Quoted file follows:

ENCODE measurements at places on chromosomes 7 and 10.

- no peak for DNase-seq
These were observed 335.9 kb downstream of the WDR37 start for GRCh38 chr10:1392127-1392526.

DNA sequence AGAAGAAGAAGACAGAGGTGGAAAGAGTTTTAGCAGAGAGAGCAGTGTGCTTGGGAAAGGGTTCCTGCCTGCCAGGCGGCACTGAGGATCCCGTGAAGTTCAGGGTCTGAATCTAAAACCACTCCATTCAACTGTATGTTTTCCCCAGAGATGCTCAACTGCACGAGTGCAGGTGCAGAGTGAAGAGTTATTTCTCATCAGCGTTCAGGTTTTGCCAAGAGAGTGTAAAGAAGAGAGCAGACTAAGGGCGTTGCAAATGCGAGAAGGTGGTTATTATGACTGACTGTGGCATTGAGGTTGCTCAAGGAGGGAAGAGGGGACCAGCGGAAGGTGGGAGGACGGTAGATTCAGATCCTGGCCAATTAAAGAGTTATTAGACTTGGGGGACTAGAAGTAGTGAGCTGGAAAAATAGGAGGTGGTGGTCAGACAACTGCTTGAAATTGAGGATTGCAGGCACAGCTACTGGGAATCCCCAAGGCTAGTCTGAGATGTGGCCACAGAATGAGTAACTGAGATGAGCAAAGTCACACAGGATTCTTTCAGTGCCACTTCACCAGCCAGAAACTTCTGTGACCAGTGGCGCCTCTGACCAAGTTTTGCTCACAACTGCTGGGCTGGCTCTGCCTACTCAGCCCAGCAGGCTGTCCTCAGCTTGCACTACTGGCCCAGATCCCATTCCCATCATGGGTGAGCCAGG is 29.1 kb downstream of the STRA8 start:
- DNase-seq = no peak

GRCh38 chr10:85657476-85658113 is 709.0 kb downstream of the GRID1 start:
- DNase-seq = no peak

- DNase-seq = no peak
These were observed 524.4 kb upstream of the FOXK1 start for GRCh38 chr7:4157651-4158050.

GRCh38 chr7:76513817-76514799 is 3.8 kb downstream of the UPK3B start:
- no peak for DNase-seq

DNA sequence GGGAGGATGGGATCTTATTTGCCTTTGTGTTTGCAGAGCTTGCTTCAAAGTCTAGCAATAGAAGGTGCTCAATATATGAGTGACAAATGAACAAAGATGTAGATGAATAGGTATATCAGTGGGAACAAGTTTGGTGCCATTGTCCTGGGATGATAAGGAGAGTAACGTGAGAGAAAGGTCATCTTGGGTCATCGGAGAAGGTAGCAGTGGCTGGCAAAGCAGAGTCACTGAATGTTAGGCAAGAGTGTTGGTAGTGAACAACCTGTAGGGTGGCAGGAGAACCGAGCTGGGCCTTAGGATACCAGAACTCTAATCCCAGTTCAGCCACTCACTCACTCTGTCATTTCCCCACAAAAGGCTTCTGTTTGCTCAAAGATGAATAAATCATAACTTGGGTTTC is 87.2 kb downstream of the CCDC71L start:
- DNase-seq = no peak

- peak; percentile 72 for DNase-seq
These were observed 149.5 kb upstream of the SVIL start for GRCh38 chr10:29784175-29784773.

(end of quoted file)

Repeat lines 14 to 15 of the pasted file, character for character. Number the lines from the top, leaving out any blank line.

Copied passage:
- peak; percentile 72 for DNase-seq
These were observed 149.5 kb upstream of the SVIL start for GRCh38 chr10:29784175-29784773.